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The Core: Six players the Kraken should *not* trade away at the deadline

The team can’t trade everyone away, after all

Seattle Kraken v Toronto Maple Leafs
Carson Soucy, Colin Blackwell, Yanni Gourde, and Mason Appleton embrace in a hug along the glass as they celebrate a goal
Photo by Kevin Sousa/NHLI via Getty Images

The trade deadline is quickly approaching. March 21 is just over a week away now. It’s going to be an extremely busy day in the NHL, and for the Kraken, it’s going to involve shipping out a lot of players. That’s what happens when a team underperforms — players get shipped out in return for assets that can hopefully build the team up to success. If the Kraken do acquire any players, it’s most likely going to be in the form of prospects.

But who is leaving? Mark Giordano is pretty much confirmed to be gone by the deadline. Calle Järnkrok’s name has been tossed around a few times as a player that other teams might want. Sky has already pointed out that the Kraken have many UFA and RFA players that could always become prime rental material for the trade deadline.

However, the need to retool this team has to be balanced with one major factor: the Kraken need to keep a core together. Part of this is that it makes it easier to figure out what you need to add if you have a base to build off of. Another reason the Kraken need a core, though, is because of their status as an expansion franchise.

Fanbases get attached to players (see: the speed at which everyone grew to love Brandon Tanev). While no team is ever static and having to say goodbye to players is part of the long-haul of being a hockey fan, it would look bad for the Kraken to overhaul its roster too quickly and alienate the fans who finally got to hear, “These are your players.”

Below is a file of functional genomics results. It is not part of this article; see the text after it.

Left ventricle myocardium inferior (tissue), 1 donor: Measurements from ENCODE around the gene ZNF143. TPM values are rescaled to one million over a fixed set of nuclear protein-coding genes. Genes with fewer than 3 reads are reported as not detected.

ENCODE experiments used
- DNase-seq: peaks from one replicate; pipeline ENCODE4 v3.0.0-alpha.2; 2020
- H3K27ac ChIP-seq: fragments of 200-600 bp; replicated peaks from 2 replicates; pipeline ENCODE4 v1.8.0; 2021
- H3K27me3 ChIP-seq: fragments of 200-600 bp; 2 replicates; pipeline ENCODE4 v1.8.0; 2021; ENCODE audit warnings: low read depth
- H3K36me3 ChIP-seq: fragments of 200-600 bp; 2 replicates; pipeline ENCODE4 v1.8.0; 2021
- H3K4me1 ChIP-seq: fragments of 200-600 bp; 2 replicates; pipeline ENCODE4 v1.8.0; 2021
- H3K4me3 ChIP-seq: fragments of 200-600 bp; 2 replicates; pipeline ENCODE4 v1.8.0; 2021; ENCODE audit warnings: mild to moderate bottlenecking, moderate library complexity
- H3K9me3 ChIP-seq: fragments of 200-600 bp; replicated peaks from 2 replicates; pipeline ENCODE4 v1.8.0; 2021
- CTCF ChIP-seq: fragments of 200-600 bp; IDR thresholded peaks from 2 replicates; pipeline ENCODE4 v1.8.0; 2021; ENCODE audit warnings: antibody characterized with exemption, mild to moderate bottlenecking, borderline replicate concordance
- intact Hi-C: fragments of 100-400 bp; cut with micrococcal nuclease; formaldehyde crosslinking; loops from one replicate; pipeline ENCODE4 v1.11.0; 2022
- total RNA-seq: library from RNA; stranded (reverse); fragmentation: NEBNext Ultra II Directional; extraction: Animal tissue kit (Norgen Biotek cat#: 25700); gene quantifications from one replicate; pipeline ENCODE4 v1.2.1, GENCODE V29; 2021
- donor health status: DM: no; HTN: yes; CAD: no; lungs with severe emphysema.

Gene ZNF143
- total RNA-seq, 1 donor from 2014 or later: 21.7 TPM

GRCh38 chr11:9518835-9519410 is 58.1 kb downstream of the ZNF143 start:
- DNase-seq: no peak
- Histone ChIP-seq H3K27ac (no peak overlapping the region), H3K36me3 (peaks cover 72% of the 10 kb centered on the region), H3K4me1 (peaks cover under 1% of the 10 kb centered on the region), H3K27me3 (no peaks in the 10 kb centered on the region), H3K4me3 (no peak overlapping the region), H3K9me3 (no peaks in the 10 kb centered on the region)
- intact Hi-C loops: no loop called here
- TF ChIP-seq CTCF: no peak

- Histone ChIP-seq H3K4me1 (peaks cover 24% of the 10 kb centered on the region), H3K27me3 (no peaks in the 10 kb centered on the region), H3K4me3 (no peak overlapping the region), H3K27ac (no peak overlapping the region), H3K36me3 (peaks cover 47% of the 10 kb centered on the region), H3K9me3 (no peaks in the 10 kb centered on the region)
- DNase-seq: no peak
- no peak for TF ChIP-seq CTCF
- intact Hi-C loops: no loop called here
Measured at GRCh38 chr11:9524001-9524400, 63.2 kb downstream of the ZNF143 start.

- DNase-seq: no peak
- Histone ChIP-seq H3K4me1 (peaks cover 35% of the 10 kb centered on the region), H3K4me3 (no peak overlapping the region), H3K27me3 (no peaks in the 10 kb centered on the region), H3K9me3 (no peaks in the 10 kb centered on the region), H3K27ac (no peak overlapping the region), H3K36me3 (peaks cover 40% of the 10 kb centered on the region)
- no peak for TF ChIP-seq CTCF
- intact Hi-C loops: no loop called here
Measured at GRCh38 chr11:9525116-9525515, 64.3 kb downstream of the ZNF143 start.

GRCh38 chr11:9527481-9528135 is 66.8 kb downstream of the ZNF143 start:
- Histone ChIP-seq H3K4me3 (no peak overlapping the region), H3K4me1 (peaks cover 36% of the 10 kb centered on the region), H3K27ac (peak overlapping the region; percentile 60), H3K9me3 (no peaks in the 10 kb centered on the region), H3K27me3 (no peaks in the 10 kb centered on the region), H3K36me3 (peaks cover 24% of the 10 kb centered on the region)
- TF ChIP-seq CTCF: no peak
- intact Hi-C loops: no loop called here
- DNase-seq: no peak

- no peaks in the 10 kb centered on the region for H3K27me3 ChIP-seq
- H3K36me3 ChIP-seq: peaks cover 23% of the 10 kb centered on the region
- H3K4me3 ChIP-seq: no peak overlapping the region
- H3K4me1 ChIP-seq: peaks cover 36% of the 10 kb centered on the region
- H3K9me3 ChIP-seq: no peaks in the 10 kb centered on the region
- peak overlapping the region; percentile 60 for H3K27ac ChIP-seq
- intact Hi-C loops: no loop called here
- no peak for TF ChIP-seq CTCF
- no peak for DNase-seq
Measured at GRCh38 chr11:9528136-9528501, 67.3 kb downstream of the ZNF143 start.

Ron Francis made it clear in his March 1 press conference that he has already determined a dividing line of who makes up the core of the team and who he is willing to part with. I’m going to take a crack as to which players he’s thinking make up this core. You may agree with me, or you may not. That’s okay! That’s part of the fun at the trade deadline, watching the debates around certain players break out. We could have many of them with this team.

Jared McCann

Jordan Eberle and Jared McCann go in for an embrace with arms raised high Photo by Christopher Mast/NHLI via Getty Images

This is the biggest no-brainer on this list. You don’t a sign a player to a five-year $5 million AAV extension and let him say things about being excited to finally buy a house instead of renting and then trade him at the deadline. This is a move that screams “core player.”

Even if this signing didn’t happen already, I’d still be pushing for keeping him. McCann leads the team in goals and has put up a pretty consistent performance all season. On a team that only has so many consistent goal scorers, this is someone you need to keep around.

Jordan Eberle

Nashville Predators v Seattle Kraken Photo by Abbie Parr/NHLI via Getty Images

Right behind McCann in goals is Eberle, and he’s another player worth continuing to build the team around. He’s been in a bit of a goal scoring slump as of late, but the Kraken as a whole are in a goal scoring slump. It’s hard to blame him for underperforming when it’s an across-the-board issue. He’s still performed well enough to be the team’s first ever All-Star Game representative, and while teams may like a player like him for the playoffs, I think the Kraken would be foolish to trade one of their top-two scorers.

Yanni Gourde

Florida Panthers v Seattle Kraken Photo by Christopher Mast/NHLI via Getty Images

His importance to the team has only increased since Tanev’s injury, but he’s another infectious, high-energy player for the Kraken. As seen in mic’d up content, Gourde is full of energy, compete, and drive, and he’s a player the Kraken need to keep for that reason alone. He’s also got a skill in agitating the opponent that really can’t be taught in the same way other hockey skills can. You either have the knack for it as part of your personality or you don’t. He’s also ranked third in scoring on the team.